The evil fairy Maleficent gave me nightmares. Specifically, I had a series of recurring dreams where I was trapped in her castle, and she was standing over a steaming cauldron cooking up something evil that I knew I was going to be forced to drink. After a while, I couldn’t even listen to my read-along Sleeping Beauty storybook and record.
I didn’t think about it at the time, but as I got older, I realized that the big reason she scared me so much had to do with the fact that she was female.
Unlike the three benevolent fairy godmothers who looked after Aurora and baked her cakes and sewed her dresses, Maleficent lacked all the qualities that society generally assigns to women: warmth, nurturing and forgiveness. (It goes without saying that she was really lacking that last one.)
Not only was she evil, but she actually relished being evil. Interestingly enough, I didn’t feel the same way about the nemesis in Peter Pan. Despite the fact that he was just as mean and even made kids walk the plank, I expected that. Captain Hook wasn’t challenging any preconceived notions of gender roles.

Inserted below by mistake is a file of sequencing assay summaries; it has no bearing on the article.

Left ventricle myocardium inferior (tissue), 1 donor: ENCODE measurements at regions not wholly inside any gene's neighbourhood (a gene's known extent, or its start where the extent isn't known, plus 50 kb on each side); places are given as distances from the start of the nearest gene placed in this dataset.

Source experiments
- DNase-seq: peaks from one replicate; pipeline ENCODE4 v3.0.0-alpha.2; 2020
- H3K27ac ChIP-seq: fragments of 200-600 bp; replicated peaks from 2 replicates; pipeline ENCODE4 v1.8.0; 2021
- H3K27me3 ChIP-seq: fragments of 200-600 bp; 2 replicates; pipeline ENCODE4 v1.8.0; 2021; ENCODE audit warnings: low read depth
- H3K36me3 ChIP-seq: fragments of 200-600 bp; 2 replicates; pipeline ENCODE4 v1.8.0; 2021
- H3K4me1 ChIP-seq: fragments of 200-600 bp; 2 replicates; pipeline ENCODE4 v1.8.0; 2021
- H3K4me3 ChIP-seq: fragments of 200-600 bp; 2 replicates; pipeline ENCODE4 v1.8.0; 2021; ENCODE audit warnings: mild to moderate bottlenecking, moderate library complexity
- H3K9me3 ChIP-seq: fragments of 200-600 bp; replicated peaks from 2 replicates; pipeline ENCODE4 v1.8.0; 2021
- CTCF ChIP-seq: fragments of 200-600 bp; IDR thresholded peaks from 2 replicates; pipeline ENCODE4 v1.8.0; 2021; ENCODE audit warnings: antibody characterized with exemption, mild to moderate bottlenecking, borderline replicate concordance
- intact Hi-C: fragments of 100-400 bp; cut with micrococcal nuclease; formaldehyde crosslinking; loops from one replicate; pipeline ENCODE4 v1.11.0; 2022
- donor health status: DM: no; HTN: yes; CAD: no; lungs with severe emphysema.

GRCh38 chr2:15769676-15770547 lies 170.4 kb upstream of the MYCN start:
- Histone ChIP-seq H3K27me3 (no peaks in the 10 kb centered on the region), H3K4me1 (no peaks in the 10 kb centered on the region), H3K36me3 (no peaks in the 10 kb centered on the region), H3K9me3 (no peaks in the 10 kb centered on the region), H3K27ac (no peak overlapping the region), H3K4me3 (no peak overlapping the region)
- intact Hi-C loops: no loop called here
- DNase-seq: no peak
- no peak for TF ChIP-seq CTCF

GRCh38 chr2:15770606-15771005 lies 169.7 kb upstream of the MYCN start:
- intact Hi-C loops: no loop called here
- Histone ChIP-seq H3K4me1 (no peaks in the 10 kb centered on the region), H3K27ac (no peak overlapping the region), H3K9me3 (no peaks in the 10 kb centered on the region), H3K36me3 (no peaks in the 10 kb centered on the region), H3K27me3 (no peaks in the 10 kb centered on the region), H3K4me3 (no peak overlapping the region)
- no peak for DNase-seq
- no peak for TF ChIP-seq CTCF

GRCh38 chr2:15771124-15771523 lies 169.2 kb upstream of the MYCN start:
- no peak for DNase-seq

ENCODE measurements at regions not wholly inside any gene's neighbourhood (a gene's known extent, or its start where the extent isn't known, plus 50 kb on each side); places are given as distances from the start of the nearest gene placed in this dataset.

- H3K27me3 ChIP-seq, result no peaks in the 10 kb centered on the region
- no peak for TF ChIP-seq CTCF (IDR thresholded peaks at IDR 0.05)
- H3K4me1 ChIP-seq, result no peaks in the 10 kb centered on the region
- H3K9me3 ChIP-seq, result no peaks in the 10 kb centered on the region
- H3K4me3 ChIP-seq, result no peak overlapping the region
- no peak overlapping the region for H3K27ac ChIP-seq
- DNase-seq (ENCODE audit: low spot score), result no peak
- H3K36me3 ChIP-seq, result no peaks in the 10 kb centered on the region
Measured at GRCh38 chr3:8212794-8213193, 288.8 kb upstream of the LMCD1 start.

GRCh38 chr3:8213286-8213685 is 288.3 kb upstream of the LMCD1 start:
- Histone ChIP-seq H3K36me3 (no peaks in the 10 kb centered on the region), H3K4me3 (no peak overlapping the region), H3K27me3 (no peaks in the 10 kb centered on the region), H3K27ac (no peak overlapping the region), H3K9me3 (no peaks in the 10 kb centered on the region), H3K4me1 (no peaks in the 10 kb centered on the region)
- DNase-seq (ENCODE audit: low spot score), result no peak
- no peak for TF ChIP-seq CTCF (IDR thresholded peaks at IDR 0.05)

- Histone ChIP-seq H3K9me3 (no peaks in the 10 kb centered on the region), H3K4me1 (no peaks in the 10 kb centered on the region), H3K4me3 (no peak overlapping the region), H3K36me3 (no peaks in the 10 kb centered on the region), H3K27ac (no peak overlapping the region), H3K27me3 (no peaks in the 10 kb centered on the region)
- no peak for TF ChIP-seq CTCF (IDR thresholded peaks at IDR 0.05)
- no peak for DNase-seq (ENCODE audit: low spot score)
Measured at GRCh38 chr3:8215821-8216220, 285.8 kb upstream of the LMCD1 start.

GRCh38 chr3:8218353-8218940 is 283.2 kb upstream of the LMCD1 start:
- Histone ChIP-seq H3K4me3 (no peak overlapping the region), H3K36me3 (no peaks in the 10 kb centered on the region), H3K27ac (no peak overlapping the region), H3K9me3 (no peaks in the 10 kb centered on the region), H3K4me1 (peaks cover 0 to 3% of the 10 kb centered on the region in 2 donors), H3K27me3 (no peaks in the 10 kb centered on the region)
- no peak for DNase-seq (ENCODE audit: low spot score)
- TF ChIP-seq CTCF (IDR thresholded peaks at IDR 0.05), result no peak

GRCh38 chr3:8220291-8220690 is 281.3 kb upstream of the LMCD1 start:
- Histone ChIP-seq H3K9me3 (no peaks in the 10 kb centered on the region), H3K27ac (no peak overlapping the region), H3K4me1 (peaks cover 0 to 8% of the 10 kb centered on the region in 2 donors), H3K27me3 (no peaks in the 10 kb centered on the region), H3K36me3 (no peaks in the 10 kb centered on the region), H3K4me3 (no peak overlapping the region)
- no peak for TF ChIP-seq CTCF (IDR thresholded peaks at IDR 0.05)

Imagining the heroes and villains of various Disney movies as the opposite sex was difficult until now.
A recent series of stunning images by the artist Sakimichan that depicts popular Disney characters having undergone a sex change.
The rest can be viewed here.
Looking at these I was surprised by how imagining some of these characters as the opposite sex affected my view of them. For instance, would it be as a believable to have a male Ariel from The Little Mermaid sacrifice his voice and leave his home all for the chance of love with a human princess?
Even if these images don’t conjure some the same thoughts in everyone, it’s nonetheless fun to see these well-known figures presented in a way that few of us have ever imagined.
Love elephant and want to go steady?
Editor: Travis May
Image: Used with permission from Sakimichan